with violence, by Gabriella Coslovich - 3rd August
To the uninitiated, The Backyard
may seem remarkably like a film about testosterone-charged,
IQ-deficient, white-trash American teens with
nothing better to do with their leisure hours
than set themselves alight, smash fluoro tubes
over each other's heads, hurl themselves into
makeshift graves filled with mousetraps, pound
each other over the head with bats wrapped in
barbed wire, charge at each other with flaming
rubbish bin lids, and generally make out like
The Three Stooges on steroids.
for film maker Paul Hough, the antics of backyard
wrestlers are akin to a less cultivated form of
Shakespeare, a kind of beat-me-up Bard for the
masses, where the audience gets more pounds of
flesh than they bargained for. Wrestling, he says,
ripples with drama, spectacle, and larger-than-life
expecting a sermon on the perils of screen and
actual violence should avoid Hough's first feature
documentary, The Backyard, showing at the Melbourne
International Film Festival. A disturbing, often
repulsive insight into the world of backyard wrestling,
the documentary steers clear of passing judgment
on the young men and women who stage Fight Club-style
matches for friends and family in the hope of
one day graduating to the professional ring.
wanted to make a documentary that was as honest
as possible," says the London-born Hough,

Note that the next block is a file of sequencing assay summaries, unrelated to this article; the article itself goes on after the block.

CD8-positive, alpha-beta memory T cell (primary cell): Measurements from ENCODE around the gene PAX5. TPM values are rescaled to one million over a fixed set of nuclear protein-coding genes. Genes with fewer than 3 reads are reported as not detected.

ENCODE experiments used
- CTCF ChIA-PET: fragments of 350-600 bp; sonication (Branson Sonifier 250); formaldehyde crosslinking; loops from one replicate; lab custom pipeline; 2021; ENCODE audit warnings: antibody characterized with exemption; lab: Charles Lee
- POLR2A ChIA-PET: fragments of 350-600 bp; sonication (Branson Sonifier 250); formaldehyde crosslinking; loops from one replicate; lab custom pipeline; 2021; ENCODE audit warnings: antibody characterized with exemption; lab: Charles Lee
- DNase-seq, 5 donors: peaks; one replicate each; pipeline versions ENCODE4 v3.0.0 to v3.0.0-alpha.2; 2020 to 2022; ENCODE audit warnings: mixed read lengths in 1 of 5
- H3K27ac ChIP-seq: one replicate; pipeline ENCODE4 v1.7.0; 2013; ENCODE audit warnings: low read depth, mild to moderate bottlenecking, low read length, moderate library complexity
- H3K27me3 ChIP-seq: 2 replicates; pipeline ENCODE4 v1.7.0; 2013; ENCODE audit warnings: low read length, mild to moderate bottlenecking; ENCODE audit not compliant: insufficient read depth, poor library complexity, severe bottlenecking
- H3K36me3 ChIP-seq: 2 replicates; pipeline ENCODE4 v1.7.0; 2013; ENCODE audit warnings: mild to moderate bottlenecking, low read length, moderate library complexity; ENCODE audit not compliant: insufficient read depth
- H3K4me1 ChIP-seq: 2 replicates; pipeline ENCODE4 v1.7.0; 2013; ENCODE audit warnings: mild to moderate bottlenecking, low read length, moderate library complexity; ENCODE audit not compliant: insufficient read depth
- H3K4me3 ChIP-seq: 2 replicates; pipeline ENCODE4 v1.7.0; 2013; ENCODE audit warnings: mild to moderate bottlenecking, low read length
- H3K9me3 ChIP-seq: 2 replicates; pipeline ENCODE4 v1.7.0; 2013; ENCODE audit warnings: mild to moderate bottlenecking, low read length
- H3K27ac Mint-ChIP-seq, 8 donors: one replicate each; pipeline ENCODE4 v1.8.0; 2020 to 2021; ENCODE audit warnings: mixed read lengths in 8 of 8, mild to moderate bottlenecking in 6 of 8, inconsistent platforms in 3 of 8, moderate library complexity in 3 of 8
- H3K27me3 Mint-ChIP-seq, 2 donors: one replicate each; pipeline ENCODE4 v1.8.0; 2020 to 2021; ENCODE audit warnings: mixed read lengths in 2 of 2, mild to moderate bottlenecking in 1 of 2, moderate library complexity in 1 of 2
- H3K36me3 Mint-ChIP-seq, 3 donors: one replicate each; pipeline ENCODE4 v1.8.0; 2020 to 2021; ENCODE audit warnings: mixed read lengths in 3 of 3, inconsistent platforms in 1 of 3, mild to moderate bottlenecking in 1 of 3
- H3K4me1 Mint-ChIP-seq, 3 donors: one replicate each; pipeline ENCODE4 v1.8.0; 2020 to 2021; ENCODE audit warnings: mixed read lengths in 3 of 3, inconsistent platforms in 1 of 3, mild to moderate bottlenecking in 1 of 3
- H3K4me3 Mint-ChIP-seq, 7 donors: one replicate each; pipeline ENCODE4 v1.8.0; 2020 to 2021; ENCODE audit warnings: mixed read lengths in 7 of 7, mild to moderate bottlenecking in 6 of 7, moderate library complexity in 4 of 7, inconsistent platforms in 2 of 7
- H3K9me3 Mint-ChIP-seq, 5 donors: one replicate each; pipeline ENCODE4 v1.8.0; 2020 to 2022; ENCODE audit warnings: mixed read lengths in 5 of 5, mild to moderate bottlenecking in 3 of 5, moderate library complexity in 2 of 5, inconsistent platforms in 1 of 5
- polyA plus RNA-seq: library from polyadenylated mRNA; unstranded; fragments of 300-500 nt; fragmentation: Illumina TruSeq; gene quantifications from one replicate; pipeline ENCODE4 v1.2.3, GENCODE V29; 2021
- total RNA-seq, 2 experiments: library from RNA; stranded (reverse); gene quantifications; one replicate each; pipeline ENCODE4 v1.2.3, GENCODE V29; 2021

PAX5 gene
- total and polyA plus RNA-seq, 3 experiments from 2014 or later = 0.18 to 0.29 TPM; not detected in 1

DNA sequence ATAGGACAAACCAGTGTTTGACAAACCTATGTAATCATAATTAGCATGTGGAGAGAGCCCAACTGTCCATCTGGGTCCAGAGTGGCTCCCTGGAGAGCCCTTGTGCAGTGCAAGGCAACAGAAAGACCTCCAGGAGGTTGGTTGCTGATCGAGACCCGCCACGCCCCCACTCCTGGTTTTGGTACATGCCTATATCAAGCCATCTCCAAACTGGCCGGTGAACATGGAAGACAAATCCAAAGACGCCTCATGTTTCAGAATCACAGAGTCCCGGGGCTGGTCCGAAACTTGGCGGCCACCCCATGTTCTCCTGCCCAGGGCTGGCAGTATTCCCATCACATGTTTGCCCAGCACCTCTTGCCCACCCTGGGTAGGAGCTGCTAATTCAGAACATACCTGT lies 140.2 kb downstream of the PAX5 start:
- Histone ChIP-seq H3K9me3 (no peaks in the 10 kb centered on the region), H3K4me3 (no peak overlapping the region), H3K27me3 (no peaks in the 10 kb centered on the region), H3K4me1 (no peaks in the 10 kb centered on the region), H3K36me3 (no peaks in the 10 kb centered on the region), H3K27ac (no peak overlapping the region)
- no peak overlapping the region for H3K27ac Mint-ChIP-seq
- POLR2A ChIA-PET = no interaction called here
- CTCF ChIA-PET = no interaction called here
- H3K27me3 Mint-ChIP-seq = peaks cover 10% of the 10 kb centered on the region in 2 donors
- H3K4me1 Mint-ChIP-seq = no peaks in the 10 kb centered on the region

speaking from his adopted home, the United States.
"The only conscious decision I made early
on was to try and show it from the backyard wrestlers'
point of view. It's a world that nobody knows."
discovered backyard wrestling while working for
a professional wrestling television program in
the US. He was given a homemade video showing
the usual routines of barbed-wire beatings and
wrangles in pits of broken glass.
the first time that I realised that there must
be all these kids out there who imitate their
wrestling heroes," says Hough.
found the Internet was choked with backyard wrestling
associations, e-mailed 100 of them, and so unearthed
his bizarre cast of small-town, pro-wrestling
wannabes - from the strangely endearing, gap-toothed
"Lizard", to the odiously homophobic
and racist Chaos.
travelled from the Nevada desert, to suburban
Arizona, upstate New York and back to England,
filming this motley crew, who provoke a myriad
of reactions, from disgust to sympathy.
parents' take on backyard wrestling is equally
fascinating to observe.
there's one thing that riles about The Backyard,
it's the seemingly gratuitous violence. The documentary
runs for almost 90 minutes, and repeatedly shows
thrashings, long after we've got the picture.
"I am not a fan of violence in real life,
but I am a fan of film violence," says Hough.
"That's one of the major reasons I wanted
to do this.
are two audiences for this film. One is the person
who likes documentaries and the other, maybe even
a bigger audience, is wrestling fans.
is so big all over the world that I felt it important
to leave a lot of the violence in, partly due
to that audience but partly because I enjoyed
watching it myself." Like his documentary,
Hough is brutally honest.
Backyard screens at the Greater Union, Russell
Street, tomorrow at 5.15pm, as part of the Melbourne
International Film Festival. The Age is a sponsor
of the festival.
International Film Festival
Van Dam official website
Foley official website
Hardy official website
Hough - 21st November 2003